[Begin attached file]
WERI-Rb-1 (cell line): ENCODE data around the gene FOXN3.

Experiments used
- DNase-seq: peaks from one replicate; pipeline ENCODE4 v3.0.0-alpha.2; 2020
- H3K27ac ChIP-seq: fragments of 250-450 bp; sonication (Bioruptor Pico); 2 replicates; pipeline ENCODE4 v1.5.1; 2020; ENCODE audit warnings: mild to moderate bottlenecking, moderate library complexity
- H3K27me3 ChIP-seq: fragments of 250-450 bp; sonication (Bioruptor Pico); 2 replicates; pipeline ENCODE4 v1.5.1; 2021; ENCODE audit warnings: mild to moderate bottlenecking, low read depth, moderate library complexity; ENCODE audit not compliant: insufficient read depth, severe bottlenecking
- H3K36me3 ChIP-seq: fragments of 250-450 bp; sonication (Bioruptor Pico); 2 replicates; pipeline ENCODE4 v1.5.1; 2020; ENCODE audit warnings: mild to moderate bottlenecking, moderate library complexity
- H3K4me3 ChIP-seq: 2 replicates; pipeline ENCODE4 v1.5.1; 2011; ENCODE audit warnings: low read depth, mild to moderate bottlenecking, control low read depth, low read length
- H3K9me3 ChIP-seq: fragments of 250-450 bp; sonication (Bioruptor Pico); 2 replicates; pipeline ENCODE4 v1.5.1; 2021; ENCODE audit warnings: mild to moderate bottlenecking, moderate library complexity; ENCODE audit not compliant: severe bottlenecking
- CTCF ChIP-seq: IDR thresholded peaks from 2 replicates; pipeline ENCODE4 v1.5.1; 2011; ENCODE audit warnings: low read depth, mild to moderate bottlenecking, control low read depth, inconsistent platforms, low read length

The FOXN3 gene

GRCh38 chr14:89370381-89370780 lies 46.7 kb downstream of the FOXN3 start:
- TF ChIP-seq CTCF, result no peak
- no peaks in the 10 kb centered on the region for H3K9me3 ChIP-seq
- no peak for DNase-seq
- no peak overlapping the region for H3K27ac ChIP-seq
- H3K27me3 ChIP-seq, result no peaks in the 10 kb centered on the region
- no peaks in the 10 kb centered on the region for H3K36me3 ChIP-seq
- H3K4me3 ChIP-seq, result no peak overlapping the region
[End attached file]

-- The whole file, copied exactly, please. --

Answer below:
WERI-Rb-1 (cell line): ENCODE data around the gene FOXN3.

Experiments used
- DNase-seq: peaks from one replicate; pipeline ENCODE4 v3.0.0-alpha.2; 2020
- H3K27ac ChIP-seq: fragments of 250-450 bp; sonication (Bioruptor Pico); 2 replicates; pipeline ENCODE4 v1.5.1; 2020; ENCODE audit warnings: mild to moderate bottlenecking, moderate library complexity
- H3K27me3 ChIP-seq: fragments of 250-450 bp; sonication (Bioruptor Pico); 2 replicates; pipeline ENCODE4 v1.5.1; 2021; ENCODE audit warnings: mild to moderate bottlenecking, low read depth, moderate library complexity; ENCODE audit not compliant: insufficient read depth, severe bottlenecking
- H3K36me3 ChIP-seq: fragments of 250-450 bp; sonication (Bioruptor Pico); 2 replicates; pipeline ENCODE4 v1.5.1; 2020; ENCODE audit warnings: mild to moderate bottlenecking, moderate library complexity
- H3K4me3 ChIP-seq: 2 replicates; pipeline ENCODE4 v1.5.1; 2011; ENCODE audit warnings: low read depth, mild to moderate bottlenecking, control low read depth, low read length
- H3K9me3 ChIP-seq: fragments of 250-450 bp; sonication (Bioruptor Pico); 2 replicates; pipeline ENCODE4 v1.5.1; 2021; ENCODE audit warnings: mild to moderate bottlenecking, moderate library complexity; ENCODE audit not compliant: severe bottlenecking
- CTCF ChIP-seq: IDR thresholded peaks from 2 replicates; pipeline ENCODE4 v1.5.1; 2011; ENCODE audit warnings: low read depth, mild to moderate bottlenecking, control low read depth, inconsistent platforms, low read length

The FOXN3 gene

GRCh38 chr14:89370381-89370780 lies 46.7 kb downstream of the FOXN3 start:
- TF ChIP-seq CTCF, result no peak
- no peaks in the 10 kb centered on the region for H3K9me3 ChIP-seq
- no peak for DNase-seq
- no peak overlapping the region for H3K27ac ChIP-seq
- H3K27me3 ChIP-seq, result no peaks in the 10 kb centered on the region
- no peaks in the 10 kb centered on the region for H3K36me3 ChIP-seq
- H3K4me3 ChIP-seq, result no peak overlapping the region